Gaza protester dies as Israel admits to unjustified killings

31 July 2019 — The Electronic Intifada

Maureen Clare Murphy

A protester is treated by paramedics during Great March of Return protests in Khan Younis, southern Gaza Strip, on 12 July. Ashraf Amra APA images

A Palestinian man died after being shot in the stomach by Israeli occupation forces during Great March of Return protests in southernmost Gaza last week.

Ahmad Muhammad Abdallah al-Qarra, 23, was fatally injured during demonstrations east of Khan Younis on 26 July, Gaza’s health ministry stated.

More than 200 Palestinians have been killed during the protests along Gaza’s eastern and northern boundaries since their launch last year.

There has been a sharp drop in the number of protest fatalities in the last few months.

Israeli forces fatally injured four Palestinians during Great March of Return protests in May, including Muhammad al-Judaili, a paramedic who succumbed to his wounds in June.

Al-Qarra is the first Great March of Return fatality since al-Judaili’s death.

Israel changes open-fire orders

Last week it was revealed that the Israeli military has decided to change its open-fire regulations, acknowledging it killed dozens of protesters without justification.

Kan, Israel’s public broadcaster, reported that the regulations were changed “after it emerged that firing at the lower limbs above the knee led, in most cases, to death, despite the fact that this was not the objective.”

Soldiers are now instructed to shoot below the knee “and then at the ankle,” according to the report.

A senior Israeli military officer told Kan: “At first, we told them to shoot at the leg. We saw that this can result in fatalities, so we told them to shoot below the knee, then we fine-tuned the regulations to shooting at the ankle.”

The classified open-fire regulations had been approved by Israel’s high court, which declared “there can be no doubt regarding their legality.”

“Both the military and the [high] court bear the responsibility for this criminal policy,” B’Tselem, a human rights group, stated this week.

An Israeli military document published by Adalah, a human rights group, earlier this year states that snipers are permitted to “shoot a key instigator” as he “temporarily moves away from the crowd or rests before continuing his activity.”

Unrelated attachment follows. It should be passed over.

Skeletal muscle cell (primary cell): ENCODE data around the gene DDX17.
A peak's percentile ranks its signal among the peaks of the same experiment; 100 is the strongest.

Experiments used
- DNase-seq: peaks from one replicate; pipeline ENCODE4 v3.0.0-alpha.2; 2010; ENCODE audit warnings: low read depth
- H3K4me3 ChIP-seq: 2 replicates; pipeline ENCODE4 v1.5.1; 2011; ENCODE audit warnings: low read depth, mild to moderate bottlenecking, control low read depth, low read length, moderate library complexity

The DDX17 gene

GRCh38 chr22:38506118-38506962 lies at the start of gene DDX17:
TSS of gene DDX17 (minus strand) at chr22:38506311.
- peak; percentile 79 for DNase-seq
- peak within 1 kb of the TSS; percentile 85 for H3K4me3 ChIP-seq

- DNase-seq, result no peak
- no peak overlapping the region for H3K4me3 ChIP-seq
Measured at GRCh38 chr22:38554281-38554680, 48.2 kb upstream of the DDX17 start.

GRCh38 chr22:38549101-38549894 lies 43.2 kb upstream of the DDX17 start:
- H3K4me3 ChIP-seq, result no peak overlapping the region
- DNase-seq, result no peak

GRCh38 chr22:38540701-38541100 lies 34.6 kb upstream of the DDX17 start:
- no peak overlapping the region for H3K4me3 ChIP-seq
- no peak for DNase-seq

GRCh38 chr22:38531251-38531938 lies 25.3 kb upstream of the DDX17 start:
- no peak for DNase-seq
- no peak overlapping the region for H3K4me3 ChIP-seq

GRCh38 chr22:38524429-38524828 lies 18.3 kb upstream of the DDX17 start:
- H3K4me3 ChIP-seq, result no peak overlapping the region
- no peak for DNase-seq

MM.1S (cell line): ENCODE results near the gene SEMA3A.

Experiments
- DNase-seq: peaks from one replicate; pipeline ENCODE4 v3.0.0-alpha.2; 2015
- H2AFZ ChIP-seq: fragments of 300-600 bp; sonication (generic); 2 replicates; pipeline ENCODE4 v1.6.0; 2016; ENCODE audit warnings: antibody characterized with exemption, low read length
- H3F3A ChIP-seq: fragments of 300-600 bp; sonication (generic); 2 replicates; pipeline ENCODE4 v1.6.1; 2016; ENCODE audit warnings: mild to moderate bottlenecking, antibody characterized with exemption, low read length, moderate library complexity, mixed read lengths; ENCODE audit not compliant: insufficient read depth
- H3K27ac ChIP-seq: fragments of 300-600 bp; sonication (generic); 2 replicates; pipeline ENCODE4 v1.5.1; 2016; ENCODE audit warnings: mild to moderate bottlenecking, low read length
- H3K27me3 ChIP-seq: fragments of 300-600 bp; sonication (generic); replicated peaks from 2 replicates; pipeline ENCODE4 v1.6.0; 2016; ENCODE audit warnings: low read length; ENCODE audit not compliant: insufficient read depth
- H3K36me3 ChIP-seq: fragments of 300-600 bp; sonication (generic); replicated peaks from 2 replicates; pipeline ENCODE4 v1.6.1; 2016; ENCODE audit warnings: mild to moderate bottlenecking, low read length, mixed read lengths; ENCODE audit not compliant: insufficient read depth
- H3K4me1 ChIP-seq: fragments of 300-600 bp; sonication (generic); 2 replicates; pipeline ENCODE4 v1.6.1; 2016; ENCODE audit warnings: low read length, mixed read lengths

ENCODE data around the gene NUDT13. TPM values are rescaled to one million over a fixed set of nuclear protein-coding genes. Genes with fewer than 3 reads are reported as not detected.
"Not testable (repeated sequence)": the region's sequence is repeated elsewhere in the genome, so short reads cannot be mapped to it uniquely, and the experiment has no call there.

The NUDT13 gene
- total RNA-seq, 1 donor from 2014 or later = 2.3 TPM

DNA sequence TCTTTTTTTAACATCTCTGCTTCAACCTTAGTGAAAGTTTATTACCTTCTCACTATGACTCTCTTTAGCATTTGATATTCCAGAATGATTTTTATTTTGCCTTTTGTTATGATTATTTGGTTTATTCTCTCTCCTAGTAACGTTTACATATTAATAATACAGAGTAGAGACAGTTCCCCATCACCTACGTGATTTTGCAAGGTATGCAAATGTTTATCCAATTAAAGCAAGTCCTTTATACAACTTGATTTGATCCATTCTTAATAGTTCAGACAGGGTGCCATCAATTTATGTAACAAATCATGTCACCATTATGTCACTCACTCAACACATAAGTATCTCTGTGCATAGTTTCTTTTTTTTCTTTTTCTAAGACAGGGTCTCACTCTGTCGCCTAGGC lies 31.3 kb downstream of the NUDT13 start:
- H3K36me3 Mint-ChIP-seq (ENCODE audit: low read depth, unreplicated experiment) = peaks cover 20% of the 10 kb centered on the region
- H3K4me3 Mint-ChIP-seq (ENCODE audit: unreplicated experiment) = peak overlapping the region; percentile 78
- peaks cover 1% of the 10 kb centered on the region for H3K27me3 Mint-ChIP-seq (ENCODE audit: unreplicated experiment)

The military defines “key instigators” as individuals who “direct or order activities” during the protest, such as “tactical placement” and setting tires on fire.

An independent UN commission of inquiry found that Israel’s use of lethal force against protesters warrants criminal investigation and prosecution and may amount to war crimes and crimes against humanity.

“[Israeli forces] have intentionally shot children, they’ve intentionally shot people with disabilities, they’ve intentionally shot journalists, knowing them to be children, people with disabilities and journalists,” Sara Hossain, one of the investigators appointed by the UN Human Rights Council, said earlier this year.

Journalists injured

Israeli occupation forces continue to injure Palestinian journalists while they cover the protests.

A rubber-coated bullet fired by soldiers hit photojournalist and cameraman Sami Jamal Taleb Misran in the left eye as he covered demonstrations on 19 July. He was wearing a vest marked “Press” when he was injured east of al-Bureij refugee camp, central Gaza.

At the same location that day, Israeli forces fired a rubber-coated bullet that hit reporter Safinaz al-Louh in the back. She was also wearing a vest marked “Press.”

It was not al-Louh’s first injury while covering the protests. She was hit in her right leg with a tear gas canister on 5 April.

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